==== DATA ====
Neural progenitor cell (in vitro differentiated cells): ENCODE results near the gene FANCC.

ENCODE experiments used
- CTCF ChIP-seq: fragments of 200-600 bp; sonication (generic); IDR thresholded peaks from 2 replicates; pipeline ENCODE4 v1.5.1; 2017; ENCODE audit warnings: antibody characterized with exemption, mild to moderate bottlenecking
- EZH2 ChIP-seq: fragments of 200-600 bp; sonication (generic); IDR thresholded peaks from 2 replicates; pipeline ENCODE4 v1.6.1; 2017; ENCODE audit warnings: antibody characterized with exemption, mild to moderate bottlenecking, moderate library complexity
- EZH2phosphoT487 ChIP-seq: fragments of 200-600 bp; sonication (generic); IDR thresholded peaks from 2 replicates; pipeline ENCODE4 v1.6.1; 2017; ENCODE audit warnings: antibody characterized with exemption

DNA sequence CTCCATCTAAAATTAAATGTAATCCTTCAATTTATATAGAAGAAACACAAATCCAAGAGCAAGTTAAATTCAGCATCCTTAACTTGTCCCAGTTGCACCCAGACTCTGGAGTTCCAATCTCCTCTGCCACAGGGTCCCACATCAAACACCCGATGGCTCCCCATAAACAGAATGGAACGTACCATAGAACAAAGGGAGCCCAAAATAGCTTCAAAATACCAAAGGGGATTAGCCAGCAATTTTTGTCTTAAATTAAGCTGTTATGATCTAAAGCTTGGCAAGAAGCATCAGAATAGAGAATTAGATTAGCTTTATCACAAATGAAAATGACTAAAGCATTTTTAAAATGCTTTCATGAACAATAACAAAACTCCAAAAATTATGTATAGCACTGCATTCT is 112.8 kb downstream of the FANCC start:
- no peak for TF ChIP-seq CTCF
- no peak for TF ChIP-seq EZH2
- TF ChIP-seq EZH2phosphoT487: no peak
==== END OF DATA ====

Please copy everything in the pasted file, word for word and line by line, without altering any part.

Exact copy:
Neural progenitor cell (in vitro differentiated cells): ENCODE results near the gene FANCC.

ENCODE experiments used
- CTCF ChIP-seq: fragments of 200-600 bp; sonication (generic); IDR thresholded peaks from 2 replicates; pipeline ENCODE4 v1.5.1; 2017; ENCODE audit warnings: antibody characterized with exemption, mild to moderate bottlenecking
- EZH2 ChIP-seq: fragments of 200-600 bp; sonication (generic); IDR thresholded peaks from 2 replicates; pipeline ENCODE4 v1.6.1; 2017; ENCODE audit warnings: antibody characterized with exemption, mild to moderate bottlenecking, moderate library complexity
- EZH2phosphoT487 ChIP-seq: fragments of 200-600 bp; sonication (generic); IDR thresholded peaks from 2 replicates; pipeline ENCODE4 v1.6.1; 2017; ENCODE audit warnings: antibody characterized with exemption

DNA sequence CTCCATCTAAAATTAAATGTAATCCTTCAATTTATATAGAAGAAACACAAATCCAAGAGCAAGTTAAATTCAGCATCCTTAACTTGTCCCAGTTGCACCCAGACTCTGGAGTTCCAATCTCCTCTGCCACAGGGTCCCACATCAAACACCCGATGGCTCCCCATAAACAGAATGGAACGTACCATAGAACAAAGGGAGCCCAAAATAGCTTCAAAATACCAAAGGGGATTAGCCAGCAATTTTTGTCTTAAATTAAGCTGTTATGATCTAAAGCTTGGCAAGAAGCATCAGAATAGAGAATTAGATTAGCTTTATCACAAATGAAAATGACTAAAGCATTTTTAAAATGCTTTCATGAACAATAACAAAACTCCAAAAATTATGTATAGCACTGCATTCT is 112.8 kb downstream of the FANCC start:
- no peak for TF ChIP-seq CTCF
- no peak for TF ChIP-seq EZH2
- TF ChIP-seq EZH2phosphoT487: no peak